An organization pursues “benevolent purposes” (mildtätige Zwecke) if it aims to support and help people in need, either because of their economic situation or because of their physical, psychological, or mental condition. (Fiscal Code §53)
“Church-related purposes” (kirchliche Zwecke) include the support of public law religious communities, construction of houses of worship, spiritual development, and religious education. (Fiscal Code §54)
Additionally, the public has to be promoted. This means that the potential beneficiaries of the organization may not be restricted according to private criteria (for instance, limited to family members). (Fiscal Code §52(1))
2. Further requirements for the tax-exempt status
Apart from the promotion of a public benefit purpose, there are several additional requirements in order to acquire the status of a tax-exempt organization.
First, a tax-exempt organization must support its public benefit purpose exclusively. (Fiscal Code §56) Thus, a tax-exempt organization must not distribute its assets to its members, directors or other non-beneficiaries without adequate compensation. In case of liquidation, the organization’s remaining assets must be granted to another tax-exempt organization. The rule does not prohibit administration expenses as long as they are reasonable.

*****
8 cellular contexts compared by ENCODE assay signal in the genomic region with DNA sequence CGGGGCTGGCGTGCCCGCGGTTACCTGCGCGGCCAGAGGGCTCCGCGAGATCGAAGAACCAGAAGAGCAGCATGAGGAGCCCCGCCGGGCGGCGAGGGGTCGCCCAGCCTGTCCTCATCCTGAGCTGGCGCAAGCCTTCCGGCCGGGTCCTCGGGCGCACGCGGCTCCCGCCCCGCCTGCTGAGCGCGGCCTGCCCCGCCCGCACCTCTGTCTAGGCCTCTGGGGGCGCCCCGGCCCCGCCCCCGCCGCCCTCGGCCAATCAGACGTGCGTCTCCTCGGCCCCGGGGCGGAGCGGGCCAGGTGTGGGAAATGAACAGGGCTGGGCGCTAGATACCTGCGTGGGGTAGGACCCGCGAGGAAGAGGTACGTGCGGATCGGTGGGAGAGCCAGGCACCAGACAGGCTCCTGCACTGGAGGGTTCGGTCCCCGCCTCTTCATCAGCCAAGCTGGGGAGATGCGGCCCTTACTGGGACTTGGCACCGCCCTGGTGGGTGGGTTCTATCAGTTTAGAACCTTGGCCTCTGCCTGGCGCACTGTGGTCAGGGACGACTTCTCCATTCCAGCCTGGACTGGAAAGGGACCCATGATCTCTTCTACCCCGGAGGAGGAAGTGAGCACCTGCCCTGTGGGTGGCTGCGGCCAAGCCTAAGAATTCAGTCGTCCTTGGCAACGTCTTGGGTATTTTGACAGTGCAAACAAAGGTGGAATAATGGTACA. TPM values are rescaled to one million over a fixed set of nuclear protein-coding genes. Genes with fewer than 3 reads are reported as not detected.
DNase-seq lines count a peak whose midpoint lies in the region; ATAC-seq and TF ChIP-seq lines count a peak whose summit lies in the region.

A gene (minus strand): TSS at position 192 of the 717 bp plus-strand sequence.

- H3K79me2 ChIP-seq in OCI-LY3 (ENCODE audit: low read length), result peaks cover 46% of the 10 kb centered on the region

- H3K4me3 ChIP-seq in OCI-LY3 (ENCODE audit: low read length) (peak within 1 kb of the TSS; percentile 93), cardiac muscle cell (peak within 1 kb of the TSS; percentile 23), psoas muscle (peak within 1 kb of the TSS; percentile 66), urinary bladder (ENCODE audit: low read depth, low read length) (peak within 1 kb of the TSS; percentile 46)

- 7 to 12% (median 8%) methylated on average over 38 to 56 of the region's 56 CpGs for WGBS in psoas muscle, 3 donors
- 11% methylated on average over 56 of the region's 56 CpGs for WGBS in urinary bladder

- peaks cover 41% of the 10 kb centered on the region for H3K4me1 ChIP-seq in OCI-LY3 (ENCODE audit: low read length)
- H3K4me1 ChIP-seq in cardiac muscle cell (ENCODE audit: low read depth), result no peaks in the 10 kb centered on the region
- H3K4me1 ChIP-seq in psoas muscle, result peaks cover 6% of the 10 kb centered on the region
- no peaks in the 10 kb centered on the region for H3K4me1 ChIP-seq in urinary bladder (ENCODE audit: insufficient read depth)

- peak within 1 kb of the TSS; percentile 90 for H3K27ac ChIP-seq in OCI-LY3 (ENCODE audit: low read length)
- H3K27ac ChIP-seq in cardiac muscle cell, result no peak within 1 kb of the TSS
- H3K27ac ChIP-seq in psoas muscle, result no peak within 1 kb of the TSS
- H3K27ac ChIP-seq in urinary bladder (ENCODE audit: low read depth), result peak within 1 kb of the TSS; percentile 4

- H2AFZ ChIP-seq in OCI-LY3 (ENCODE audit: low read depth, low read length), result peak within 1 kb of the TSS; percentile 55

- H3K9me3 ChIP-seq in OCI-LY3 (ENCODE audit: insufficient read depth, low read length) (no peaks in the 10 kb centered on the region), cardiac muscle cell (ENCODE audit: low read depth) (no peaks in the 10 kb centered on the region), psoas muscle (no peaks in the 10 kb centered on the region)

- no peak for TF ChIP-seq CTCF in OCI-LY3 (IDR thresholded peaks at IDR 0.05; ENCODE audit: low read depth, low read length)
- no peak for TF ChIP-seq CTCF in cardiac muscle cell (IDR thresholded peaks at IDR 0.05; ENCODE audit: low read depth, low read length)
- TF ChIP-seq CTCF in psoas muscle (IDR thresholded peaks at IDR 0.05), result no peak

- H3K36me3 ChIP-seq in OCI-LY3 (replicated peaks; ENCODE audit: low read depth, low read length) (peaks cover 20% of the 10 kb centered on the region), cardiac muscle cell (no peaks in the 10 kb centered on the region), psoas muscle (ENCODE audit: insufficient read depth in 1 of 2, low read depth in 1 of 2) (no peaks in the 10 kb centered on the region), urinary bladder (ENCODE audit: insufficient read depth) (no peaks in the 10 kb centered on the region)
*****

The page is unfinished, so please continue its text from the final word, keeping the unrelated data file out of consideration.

There is only one exemption to the above rule: Full tax relief is given to a foundation that distributes up to one-third of its net income to the founder or the founder’s family (Fiscal Code §58 Number 5), but the amount of this private distribution must not be unreasonably high.
Fiscal Code §55 additionally provides for: